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Article d'opinion

28 Oct 2021

Auteur:
Lucas M. Mantelli, Coordinador jurídico para la oficina de Mesoamérica y México del Centro por la Justicia y el Derecho Internacional (CEJIL)

Key take-aways from the Inter-American Court judgement on Miskito divers vs. Honduras

CEJIL

The Inter-American Court judgement on Lemoth Morris et al. v. Honduras, litigated by the Center for Justice and International Law (CEJIL) together with the Association of Disabled Honduran Miskitos Divers (AMHBLI), Mairin Indian Miskitu Asla Takanka (MIMAT), the Research and Communication Reflection Team of the Society of Jesus (ERIC-SJ) and the Legal Team for Human Rights (EJDH), is an important step forward not only for the living conditions of Miskito divers, but also for the establishment of inter-American standards concerning some matters not yet explored by the Regional Court.

"Miskito Divers" refers to an Indigenous Miskito community in the Department of Gracias a Dios on Honduras' Atlantic coast, which subsists mainly through shellfish and lobster underwater fishing. What began as a means of self-sustenance through "breath-hold" fishing gradually became a tank-diving extractive industry outside of any state control. It is important to highlight the Honduran Moskitia region is burdened with high rates of poverty, malnutrition, illiteracy, unemployment and a lack of access to basic services.

Within this context, an estimated 97% of the 9,000 Miskito divers have suffered health impacts, and more than 4,000 have developed some form of disability due to the absence of state oversight of the conditions in which underwater fishing – a high-risk activity – takes place in the region. In addition, several divers have died and others are missing as a result of the unsafe conditions in which the activity takes place.

In the context of this case, an amicable settlement was reached with the State of Honduras, which assumed its international responsibility for the violations committed. In this regard, it is of utmost importance to emphasise that the agreed reparation measures not only seek to make comprehensive reparations for damages to victims and their families but also, through guarantees of non-repetition, to improve the living conditions of all Miskito people in the region.

This precedent is interesting for inter-American jurisprudence: it advances the jurisprudential line of justiciability of socio-economic rights, and addresses the problem from a structural and intersectional discrimination perspective. Moreover, this is the first Inter-American Court judgement to include standards on business and human rights.

A legal precedent for this matter can be found in the Fireworks Factory vs. Brazil case, in which the Court expressed the duty of States to regulate, supervise and oversee dangerous activities that may be carried out by private companies; however, it did not focus on human rights and companies as such. This new judgement, however, sees the Court address the responsibility of companies as a preliminary consideration to human rights violations. It does so based on the clause referring to the joint request for jurisprudential development signed by the State and the representatives in their friendly settlement agreement. It was through this clause that the Court was required to develop the content and scope of the American Convention rights affected by extractive fishing industry activities in the Miskito territory.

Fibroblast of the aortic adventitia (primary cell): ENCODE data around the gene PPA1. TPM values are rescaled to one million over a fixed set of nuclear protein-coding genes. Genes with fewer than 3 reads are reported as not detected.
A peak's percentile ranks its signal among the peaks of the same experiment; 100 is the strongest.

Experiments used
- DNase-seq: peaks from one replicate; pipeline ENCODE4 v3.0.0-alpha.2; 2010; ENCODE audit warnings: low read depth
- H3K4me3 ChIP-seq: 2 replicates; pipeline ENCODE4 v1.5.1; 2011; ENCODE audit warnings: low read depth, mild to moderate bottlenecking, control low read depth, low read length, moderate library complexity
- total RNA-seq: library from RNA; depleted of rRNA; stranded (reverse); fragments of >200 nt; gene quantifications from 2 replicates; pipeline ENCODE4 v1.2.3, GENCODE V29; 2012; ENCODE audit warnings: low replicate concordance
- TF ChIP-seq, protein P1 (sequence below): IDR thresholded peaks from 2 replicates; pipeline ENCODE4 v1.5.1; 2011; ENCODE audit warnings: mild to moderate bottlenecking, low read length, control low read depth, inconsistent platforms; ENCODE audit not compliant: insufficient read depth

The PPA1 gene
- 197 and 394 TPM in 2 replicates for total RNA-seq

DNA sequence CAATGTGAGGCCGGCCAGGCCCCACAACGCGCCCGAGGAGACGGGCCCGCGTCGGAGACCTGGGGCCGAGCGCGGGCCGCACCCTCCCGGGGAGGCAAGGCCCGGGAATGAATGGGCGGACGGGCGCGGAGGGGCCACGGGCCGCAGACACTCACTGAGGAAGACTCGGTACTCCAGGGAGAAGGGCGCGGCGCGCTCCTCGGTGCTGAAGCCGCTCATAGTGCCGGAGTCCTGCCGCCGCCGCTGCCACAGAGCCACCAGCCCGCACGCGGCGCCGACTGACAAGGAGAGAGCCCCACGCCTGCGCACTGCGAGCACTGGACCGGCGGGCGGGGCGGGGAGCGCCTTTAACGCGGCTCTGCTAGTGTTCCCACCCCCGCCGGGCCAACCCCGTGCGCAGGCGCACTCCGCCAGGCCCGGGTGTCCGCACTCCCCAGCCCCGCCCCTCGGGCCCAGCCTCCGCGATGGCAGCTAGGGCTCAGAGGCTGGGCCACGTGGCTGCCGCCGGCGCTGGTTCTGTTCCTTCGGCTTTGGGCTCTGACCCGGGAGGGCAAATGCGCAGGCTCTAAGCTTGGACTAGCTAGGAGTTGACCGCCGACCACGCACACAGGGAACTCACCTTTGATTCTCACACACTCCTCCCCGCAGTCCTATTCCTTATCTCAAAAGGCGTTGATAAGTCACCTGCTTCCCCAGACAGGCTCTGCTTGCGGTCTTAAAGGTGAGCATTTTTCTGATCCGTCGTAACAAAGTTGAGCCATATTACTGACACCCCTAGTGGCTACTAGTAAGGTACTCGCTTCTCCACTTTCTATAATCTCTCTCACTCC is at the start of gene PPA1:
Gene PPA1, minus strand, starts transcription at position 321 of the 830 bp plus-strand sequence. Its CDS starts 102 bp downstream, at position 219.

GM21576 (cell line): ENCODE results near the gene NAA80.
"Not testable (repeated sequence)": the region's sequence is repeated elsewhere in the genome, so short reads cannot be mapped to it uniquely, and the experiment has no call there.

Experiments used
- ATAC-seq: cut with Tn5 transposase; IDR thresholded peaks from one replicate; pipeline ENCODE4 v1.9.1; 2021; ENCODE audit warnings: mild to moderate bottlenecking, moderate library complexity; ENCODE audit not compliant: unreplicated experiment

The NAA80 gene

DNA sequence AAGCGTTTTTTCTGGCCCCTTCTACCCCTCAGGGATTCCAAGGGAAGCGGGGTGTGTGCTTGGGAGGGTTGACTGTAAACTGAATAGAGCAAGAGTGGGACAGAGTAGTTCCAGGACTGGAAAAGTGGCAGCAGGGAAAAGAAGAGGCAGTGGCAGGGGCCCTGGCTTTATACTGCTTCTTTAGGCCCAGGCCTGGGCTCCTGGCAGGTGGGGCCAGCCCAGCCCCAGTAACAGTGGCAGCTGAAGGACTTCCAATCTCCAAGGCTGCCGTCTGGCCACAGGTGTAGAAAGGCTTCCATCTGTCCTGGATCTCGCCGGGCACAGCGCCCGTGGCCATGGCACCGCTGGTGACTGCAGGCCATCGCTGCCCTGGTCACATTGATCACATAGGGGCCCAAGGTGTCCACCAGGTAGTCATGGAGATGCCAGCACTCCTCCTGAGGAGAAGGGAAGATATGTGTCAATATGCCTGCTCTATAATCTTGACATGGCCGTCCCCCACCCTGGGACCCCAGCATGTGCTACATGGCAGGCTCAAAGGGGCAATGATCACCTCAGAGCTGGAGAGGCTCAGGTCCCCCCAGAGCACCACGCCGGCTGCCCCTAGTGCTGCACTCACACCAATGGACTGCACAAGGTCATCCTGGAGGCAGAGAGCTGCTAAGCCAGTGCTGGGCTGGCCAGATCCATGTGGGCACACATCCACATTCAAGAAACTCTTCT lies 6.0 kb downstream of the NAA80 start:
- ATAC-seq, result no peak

From this starting point, the Court draws on the United Nations Guiding Principles on Business and Human Rights, adopted by the Human Rights Council, and refers to the State duty to protect human rights, the business responsibility to respect human rights, and access to remedy mechanisms. Subsequently, given their analysis of the American Convention, the Court determines that States have a duty to prevent human rights violations produced by private companies through adopting domestic law provisions, as well as to investigate, punish and remedy them when they occur. Additionally, it points out the need for States to encourage companies to incorporate good corporate governance practices with a stakeholder-focused approach, which can guide respect for human rights in their operations.

The Court also stresses the need for companies to take "active participation" in respecting human rights. To this end, it determines the regulation of business activity must be intended for companies to conduct continuous evaluations of the impact their activities have on human rights and, within their capabilities, to establish accountability mechanisms for harm.

Lastly, it should be noted the Court acknowledges the preponderant role transnational corporations have taken in recent decades. In this sense, it establishes some guidelines for the attribution of responsibility, which takes into consideration the particularity of their activities. In so doing, it affirms States must guarantee companies will be held accountable for human rights abuse derived from the business operations in their territory. It also mentions these regulatory measures must aim to hold them accountable when they benefit from the activity of national companies that are part of their production chain.

In conclusion, it is expected this jurisprudential milestone will give rise to the improved living conditions in the Moskitia region. Furthermore, States subject to the jurisdiction of the Court will have greater tools to address human rights violations derived from business activities, given that not only Honduras but the entire Latin American region has experienced serious and grave human rights abuse linked to extractive business and development activities.